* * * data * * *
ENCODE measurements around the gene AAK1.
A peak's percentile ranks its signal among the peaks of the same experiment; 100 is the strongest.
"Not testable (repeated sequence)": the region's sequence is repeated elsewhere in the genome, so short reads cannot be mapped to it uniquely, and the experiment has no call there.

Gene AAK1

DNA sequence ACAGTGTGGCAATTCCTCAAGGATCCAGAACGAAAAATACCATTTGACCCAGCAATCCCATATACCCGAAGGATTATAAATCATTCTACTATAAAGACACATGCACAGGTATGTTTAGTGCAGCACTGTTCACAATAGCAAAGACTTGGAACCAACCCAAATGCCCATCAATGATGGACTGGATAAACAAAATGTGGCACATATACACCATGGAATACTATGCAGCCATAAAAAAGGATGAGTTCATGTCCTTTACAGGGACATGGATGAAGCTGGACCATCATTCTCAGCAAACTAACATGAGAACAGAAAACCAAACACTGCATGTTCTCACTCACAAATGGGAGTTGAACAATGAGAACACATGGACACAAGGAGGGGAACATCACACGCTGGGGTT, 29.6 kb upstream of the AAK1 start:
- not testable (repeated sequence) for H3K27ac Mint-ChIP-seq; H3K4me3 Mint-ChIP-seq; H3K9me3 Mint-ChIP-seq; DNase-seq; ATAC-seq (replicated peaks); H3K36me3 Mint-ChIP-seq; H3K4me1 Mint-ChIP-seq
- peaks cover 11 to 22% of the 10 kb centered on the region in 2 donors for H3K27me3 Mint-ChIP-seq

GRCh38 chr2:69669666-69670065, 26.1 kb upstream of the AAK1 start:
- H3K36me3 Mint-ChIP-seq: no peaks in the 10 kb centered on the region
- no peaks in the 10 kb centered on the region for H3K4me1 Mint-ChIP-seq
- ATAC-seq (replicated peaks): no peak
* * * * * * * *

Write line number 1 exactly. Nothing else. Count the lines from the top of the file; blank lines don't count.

ENCODE measurements around the gene AAK1.